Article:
Whatever your belief system, try and make a little space in your thoughts and hearts for these women and the people that love them.

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The origin of the name Tiny Mantras

(Image: A sculptural representation of Milarepa).

When Declan was about four months old, I took a rare evening to myself so I could attend a teaching by Khenpo Tsultrim Gyamtso Rinpoche. It was to be, I believed, a dharma talk for Buddhist novices like myself, replete with a tantalizing title about the “purity” of desire, stupidity and anger.

After the Rinpoche and his translator entered the room and took their place in front of the group, they compelled us to sing. We sang a verse about the purity and oneness of desire and forms, followed by the same verse, only this time about the purity and oneness of desire and feelings, then about desire and discriminations.

For the first five rounds or so, it felt novel and fun. I sat with friends who brought their weeks-old baby girl, singing along cheerfully, confident that this was an overture for an illuminating lecture. But as we kept on going past four to five, six and seven verses, my friends and I looked at each other, and at the list of 100-plus virtues, vices, senses, feelings, elements and emptinesses that we were marching through.

“We aren’t going to sing all of these are we?” One of us whispered. There were shrugs all around. I started to feel vaguely annoyed. I wondered if I had chosen to spend my precious evening alone for nothing more than an extended Buddhist version of “99 Bottles of Beer on the Wall”?

But as a few more verses came and went, I resigned myself to this fate. Singing these lines would have to be my lesson. Once I accepted that, I enjoyed it immensely, the way that I had found that breathing and accepting the requirement to be still often made breastfeeding a time for meditation, rather than a struggle.

Somewhere during those verses, I let go of some of the noise in my head. I let go of some of the new, protective anger that motherhood had brought me, and the unfamiliar fears. After more than an hour of singing 60-plus verses, I did get the dharma talk that I had hoped for.

Now, I’m no great scholar or practitioner of Buddhism. I started attending dharma talks at a local Kagyu temple soon after I got pregnant for completely selfish reasons – I wanted to find more ways to deal with stress in my daily life. I felt more vulnerable than ever before. And I especially wanted hope for the future in the face of a war I did not support and a president I did not support (who had just been tipped to reelection by my home state). In the sangha, I found some people seeking the same.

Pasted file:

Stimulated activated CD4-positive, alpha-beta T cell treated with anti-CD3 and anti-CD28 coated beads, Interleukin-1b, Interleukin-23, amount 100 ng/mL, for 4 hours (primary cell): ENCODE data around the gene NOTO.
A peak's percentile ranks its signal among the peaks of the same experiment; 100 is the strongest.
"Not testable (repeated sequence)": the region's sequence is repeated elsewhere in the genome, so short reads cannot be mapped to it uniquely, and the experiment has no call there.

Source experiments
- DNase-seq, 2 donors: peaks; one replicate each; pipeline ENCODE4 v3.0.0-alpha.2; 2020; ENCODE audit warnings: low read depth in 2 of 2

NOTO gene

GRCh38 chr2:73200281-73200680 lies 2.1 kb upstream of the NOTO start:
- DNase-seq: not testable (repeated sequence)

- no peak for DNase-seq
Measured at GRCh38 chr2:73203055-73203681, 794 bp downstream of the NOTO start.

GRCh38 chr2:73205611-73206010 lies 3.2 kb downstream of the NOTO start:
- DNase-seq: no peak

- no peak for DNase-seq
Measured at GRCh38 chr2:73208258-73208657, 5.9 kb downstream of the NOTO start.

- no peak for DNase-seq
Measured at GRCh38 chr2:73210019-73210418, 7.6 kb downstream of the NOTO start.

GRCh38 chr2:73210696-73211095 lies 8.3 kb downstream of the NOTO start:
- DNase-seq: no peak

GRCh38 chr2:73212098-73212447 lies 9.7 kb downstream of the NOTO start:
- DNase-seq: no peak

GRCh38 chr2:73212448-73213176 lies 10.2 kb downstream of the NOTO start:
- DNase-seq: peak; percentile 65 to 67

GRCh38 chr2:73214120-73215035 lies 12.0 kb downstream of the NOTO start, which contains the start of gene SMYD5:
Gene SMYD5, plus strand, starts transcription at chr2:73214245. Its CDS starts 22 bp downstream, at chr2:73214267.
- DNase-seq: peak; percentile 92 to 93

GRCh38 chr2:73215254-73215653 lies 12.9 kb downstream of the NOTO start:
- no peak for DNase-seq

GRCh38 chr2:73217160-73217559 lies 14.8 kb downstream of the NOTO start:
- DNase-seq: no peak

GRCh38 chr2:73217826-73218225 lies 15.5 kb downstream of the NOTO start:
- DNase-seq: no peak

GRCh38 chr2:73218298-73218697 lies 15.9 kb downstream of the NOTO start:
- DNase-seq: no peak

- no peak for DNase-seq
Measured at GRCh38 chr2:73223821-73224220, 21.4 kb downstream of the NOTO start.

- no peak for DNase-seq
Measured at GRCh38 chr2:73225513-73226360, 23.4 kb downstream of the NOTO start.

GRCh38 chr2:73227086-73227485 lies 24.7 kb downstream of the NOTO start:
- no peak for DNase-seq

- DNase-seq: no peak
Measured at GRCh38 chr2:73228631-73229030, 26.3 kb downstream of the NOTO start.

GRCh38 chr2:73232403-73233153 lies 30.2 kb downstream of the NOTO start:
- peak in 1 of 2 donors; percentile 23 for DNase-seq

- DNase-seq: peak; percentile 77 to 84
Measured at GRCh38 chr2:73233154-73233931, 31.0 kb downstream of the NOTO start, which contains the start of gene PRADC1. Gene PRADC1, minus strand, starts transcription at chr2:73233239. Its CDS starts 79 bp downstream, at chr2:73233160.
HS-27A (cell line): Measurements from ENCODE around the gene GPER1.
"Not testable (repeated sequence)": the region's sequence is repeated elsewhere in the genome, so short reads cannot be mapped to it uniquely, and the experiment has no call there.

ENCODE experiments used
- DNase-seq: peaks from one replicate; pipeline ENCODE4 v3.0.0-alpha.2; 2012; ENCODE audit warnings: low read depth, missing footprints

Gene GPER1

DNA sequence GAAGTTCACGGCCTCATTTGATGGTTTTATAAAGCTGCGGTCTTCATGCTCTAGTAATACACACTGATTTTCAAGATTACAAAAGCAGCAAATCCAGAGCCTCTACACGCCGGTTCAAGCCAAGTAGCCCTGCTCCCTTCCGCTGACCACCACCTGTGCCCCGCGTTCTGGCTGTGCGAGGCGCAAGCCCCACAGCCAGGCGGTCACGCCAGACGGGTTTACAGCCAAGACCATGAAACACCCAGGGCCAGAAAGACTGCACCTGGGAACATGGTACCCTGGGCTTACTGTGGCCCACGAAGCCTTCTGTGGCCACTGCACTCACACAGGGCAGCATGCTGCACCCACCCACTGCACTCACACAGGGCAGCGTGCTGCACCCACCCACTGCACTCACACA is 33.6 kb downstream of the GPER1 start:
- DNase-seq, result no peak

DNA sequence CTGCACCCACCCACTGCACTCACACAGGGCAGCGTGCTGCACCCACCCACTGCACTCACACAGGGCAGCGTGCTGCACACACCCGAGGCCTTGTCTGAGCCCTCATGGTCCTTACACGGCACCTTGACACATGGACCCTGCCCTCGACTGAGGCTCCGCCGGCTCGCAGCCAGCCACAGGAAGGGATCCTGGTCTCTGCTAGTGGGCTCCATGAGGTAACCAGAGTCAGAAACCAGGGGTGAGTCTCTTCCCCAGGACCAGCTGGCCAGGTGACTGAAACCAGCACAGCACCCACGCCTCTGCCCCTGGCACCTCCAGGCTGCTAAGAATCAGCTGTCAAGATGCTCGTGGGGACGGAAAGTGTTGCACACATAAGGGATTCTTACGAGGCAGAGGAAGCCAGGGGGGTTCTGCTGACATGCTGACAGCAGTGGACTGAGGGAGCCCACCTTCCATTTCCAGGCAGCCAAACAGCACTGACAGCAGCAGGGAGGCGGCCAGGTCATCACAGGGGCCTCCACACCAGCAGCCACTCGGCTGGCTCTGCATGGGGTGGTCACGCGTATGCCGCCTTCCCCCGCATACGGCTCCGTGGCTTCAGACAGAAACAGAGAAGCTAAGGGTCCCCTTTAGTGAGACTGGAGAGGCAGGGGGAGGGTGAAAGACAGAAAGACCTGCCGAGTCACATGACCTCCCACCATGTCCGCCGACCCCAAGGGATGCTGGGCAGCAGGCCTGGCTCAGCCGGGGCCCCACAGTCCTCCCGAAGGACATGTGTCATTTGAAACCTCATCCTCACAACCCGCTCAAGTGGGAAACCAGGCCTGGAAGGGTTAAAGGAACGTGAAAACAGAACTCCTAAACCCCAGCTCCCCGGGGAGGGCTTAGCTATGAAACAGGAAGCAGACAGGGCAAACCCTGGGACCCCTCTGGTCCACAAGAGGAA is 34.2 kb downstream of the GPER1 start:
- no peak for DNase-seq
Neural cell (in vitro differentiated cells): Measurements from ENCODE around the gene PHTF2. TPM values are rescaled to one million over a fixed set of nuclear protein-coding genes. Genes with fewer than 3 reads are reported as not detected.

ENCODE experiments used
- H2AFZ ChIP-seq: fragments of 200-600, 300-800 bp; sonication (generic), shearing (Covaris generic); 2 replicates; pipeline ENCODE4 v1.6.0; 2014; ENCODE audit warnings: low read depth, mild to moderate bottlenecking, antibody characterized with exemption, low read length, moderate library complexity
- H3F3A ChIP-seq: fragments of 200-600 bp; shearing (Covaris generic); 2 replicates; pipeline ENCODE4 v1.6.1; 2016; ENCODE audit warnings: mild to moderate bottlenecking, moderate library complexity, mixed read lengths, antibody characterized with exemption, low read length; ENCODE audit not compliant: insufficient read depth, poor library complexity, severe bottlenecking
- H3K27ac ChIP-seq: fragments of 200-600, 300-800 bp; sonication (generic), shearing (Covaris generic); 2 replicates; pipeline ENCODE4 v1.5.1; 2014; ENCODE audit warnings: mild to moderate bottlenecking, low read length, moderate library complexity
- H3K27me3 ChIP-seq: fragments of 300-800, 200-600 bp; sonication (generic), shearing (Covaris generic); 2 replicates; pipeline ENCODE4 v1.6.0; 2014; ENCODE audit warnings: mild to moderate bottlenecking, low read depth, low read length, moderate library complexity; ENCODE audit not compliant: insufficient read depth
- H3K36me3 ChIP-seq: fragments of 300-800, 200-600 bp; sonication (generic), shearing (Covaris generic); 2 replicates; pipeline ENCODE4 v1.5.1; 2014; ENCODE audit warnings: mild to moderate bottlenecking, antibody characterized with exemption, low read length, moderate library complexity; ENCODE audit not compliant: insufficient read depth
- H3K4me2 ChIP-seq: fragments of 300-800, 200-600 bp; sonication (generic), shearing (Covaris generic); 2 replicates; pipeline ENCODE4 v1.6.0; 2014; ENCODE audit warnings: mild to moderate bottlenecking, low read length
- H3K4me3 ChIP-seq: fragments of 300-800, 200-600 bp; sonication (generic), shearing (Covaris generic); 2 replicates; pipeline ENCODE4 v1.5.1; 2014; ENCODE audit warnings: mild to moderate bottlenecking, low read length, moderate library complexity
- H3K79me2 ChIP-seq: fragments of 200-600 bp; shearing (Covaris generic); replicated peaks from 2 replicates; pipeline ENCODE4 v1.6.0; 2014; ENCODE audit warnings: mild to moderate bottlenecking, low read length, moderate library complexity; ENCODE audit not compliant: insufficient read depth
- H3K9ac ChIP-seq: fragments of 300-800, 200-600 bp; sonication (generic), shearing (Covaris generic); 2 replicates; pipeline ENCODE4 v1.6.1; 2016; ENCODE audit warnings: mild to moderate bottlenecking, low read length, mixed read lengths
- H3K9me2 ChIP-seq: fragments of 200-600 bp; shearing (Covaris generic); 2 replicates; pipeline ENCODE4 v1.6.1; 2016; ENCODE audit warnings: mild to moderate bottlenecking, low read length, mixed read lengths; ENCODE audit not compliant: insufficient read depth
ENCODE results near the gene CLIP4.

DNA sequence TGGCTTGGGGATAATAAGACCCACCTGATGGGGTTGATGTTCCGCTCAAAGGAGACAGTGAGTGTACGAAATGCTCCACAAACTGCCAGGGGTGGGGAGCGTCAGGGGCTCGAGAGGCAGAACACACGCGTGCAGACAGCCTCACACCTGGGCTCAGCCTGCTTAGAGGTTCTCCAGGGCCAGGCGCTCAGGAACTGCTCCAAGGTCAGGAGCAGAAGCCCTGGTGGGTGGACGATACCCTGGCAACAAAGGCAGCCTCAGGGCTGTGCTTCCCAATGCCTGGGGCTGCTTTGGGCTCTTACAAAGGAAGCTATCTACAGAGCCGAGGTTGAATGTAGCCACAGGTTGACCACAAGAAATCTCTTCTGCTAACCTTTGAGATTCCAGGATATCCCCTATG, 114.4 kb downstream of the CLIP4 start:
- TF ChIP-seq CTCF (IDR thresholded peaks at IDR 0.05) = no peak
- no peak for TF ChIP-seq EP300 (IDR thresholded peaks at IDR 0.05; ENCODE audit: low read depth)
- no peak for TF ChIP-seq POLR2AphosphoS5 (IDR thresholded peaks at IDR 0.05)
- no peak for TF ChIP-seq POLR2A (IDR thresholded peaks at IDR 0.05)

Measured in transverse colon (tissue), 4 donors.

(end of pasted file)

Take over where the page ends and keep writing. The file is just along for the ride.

Of that night of singing and the talk, what I remember learning best was that things like anger and stupidity can come through us in a neutral and benign way. It’s how we grab at or cling to them, the pentimento that we make of our experiences, that propels us to do hurtful things to ourselves or to others. And simply put, it’s a lot harder to cling to your past or your fears or your ego when you’re singing. (Or chanting prayers or mantras.)

A little over a year beyond that night, Declan’s hunger for language became overwhelming. He went from saying a few words to learning the name of every color, shape, animal and household item in his proximity as quickly as he could. One of his favorite words was “space.” He would jump up and down and cheer “space, space, SPACE!” in front of various Star Trek series’ openings, marveling at the planets, asteroids and stars.

Wondering if his interest would extend to science as well as science fiction, we started saving space documentaries on our DVR. Declan would watch them, and pick out and modify lines from the narrative to repeat over and over while he played, ate breakfast, tackled the dog or took a bath. His earliest mantras included the ominous-sounding “galaxies fade away, all stars merge” (from “Unfolding Universe“) and “just the right speed, just the right angle!” (from “If We Had No Moon“). Others were simpler, like the one he has most frequently yelled up the stairs at me while I try to get work done: “Saturn has rings, MOMMAY!

There is such joy on his face when he says these things – an abandon in his mastery of language, in his strange desire to process the workings of the universe. And because of the vastness and mystery of his favorite subject, his mantras have a special depth and gravity (pun intended). Now that he’s a full sentences kind of guy, he still has a remarkable skill for picking up on soothing concepts, many of which still have to do with space. He also finds them in other places, like the latest wisdom from Blue’s Clues: “Stop. Breathe. Think.” A reminder he’s offered me three times today.

I’m still not very good at managing stress, and I am probably not any closer to being able to let anger and stupidity announce themselves without climbing on for the ride. But Declan’s mantras, like that night of singing, are often the things that remind me that forgetting myself and being in the moment are possible.

This is my 200th post!

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Earth boy

Wisdom, while enjoying a “blueberry Mars” popsicle last evening:

“Earth is a good boy.”

He considers this for a minute, then corrects himself.

“No, Earth is not a boy. Earth is a good ball.”

At bedtime, he turned to Dan and said:

“It’s a nice sunny day downstairs.”

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What I am grateful for

With Thanksgiving almost here, I’ve been enjoying a lot of posts about gratitude, like this one, this one, these and these.